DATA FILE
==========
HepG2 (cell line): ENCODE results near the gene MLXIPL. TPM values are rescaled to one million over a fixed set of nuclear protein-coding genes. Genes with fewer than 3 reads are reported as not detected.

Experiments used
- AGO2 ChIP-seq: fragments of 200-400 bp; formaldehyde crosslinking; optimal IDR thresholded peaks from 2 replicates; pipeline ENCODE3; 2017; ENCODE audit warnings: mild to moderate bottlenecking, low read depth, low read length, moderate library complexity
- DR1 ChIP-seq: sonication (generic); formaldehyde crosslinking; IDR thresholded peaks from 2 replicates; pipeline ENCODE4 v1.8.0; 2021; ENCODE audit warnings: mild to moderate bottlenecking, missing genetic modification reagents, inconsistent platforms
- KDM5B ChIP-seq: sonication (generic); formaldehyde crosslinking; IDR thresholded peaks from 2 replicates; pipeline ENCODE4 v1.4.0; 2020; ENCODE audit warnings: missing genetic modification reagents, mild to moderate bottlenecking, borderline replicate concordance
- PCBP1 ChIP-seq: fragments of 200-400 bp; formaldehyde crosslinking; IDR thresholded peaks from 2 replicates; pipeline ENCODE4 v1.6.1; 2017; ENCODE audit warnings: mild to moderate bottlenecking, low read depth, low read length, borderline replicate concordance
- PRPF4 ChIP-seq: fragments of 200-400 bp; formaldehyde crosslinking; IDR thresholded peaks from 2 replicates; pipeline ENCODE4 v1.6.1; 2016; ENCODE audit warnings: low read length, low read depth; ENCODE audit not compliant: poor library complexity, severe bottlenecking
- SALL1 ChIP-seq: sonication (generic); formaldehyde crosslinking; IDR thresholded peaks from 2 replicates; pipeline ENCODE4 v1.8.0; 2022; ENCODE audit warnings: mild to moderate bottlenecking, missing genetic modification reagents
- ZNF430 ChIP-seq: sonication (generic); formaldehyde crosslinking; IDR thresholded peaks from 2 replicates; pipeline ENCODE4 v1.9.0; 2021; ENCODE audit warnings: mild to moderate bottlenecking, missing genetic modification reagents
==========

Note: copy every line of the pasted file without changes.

HepG2 (cell line): ENCODE results near the gene MLXIPL. TPM values are rescaled to one million over a fixed set of nuclear protein-coding genes. Genes with fewer than 3 reads are reported as not detected.

Experiments used
- AGO2 ChIP-seq: fragments of 200-400 bp; formaldehyde crosslinking; optimal IDR thresholded peaks from 2 replicates; pipeline ENCODE3; 2017; ENCODE audit warnings: mild to moderate bottlenecking, low read depth, low read length, moderate library complexity
- DR1 ChIP-seq: sonication (generic); formaldehyde crosslinking; IDR thresholded peaks from 2 replicates; pipeline ENCODE4 v1.8.0; 2021; ENCODE audit warnings: mild to moderate bottlenecking, missing genetic modification reagents, inconsistent platforms
- KDM5B ChIP-seq: sonication (generic); formaldehyde crosslinking; IDR thresholded peaks from 2 replicates; pipeline ENCODE4 v1.4.0; 2020; ENCODE audit warnings: missing genetic modification reagents, mild to moderate bottlenecking, borderline replicate concordance
- PCBP1 ChIP-seq: fragments of 200-400 bp; formaldehyde crosslinking; IDR thresholded peaks from 2 replicates; pipeline ENCODE4 v1.6.1; 2017; ENCODE audit warnings: mild to moderate bottlenecking, low read depth, low read length, borderline replicate concordance
- PRPF4 ChIP-seq: fragments of 200-400 bp; formaldehyde crosslinking; IDR thresholded peaks from 2 replicates; pipeline ENCODE4 v1.6.1; 2016; ENCODE audit warnings: low read length, low read depth; ENCODE audit not compliant: poor library complexity, severe bottlenecking
- SALL1 ChIP-seq: sonication (generic); formaldehyde crosslinking; IDR thresholded peaks from 2 replicates; pipeline ENCODE4 v1.8.0; 2022; ENCODE audit warnings: mild to moderate bottlenecking, missing genetic modification reagents
- ZNF430 ChIP-seq: sonication (generic); formaldehyde crosslinking; IDR thresholded peaks from 2 replicates; pipeline ENCODE4 v1.9.0; 2021; ENCODE audit warnings: mild to moderate bottlenecking, missing genetic modification reagents